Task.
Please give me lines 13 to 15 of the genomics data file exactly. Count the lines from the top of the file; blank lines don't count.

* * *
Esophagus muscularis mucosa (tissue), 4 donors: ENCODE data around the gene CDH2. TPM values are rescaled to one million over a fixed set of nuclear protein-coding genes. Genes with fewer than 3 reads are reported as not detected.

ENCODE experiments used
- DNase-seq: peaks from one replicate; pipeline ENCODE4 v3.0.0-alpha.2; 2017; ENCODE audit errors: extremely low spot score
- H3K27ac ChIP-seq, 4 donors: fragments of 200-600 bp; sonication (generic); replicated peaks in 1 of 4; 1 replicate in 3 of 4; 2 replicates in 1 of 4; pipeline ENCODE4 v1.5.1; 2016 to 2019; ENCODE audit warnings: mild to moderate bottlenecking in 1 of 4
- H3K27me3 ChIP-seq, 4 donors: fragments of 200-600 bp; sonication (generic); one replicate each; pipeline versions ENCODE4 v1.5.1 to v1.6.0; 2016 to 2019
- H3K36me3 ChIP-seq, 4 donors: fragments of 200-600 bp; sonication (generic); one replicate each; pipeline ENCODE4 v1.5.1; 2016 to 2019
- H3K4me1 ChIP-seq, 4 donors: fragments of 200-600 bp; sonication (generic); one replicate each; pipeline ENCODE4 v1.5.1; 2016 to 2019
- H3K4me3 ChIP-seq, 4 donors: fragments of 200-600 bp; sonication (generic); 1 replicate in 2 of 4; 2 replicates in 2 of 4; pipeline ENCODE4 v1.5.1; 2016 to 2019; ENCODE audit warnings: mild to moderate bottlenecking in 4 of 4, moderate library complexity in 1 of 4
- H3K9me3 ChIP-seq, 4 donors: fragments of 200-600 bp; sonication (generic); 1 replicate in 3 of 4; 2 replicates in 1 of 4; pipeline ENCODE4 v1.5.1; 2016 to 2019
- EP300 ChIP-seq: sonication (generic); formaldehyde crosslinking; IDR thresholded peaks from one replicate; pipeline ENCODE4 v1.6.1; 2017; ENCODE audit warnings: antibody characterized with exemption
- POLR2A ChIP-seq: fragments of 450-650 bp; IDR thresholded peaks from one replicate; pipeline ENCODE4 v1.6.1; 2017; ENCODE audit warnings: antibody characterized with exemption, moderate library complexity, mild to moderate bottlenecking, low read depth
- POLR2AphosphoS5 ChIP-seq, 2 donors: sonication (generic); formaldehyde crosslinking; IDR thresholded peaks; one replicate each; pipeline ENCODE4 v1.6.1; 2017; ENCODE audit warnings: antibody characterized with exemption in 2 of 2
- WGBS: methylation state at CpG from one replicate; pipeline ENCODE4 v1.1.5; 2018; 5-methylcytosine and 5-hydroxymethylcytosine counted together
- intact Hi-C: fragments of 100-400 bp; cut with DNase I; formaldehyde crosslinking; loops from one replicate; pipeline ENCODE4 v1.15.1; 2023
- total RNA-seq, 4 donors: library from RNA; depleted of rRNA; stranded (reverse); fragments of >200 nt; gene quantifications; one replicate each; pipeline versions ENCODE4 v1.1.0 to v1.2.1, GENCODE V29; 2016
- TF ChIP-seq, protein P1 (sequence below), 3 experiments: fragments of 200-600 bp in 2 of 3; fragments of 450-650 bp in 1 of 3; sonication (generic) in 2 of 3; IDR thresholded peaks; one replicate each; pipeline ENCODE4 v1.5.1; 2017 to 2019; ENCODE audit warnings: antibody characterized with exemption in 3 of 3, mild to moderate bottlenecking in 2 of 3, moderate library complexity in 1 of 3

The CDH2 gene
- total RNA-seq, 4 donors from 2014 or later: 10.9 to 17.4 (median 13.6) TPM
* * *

- WGBS: methylation state at CpG from one replicate; pipeline ENCODE4 v1.1.5; 2018; 5-methylcytosine and 5-hydroxymethylcytosine counted together
- intact Hi-C: fragments of 100-400 bp; cut with DNase I; formaldehyde crosslinking; loops from one replicate; pipeline ENCODE4 v1.15.1; 2023
- total RNA-seq, 4 donors: library from RNA; depleted of rRNA; stranded (reverse); fragments of >200 nt; gene quantifications; one replicate each; pipeline versions ENCODE4 v1.1.0 to v1.2.1, GENCODE V29; 2016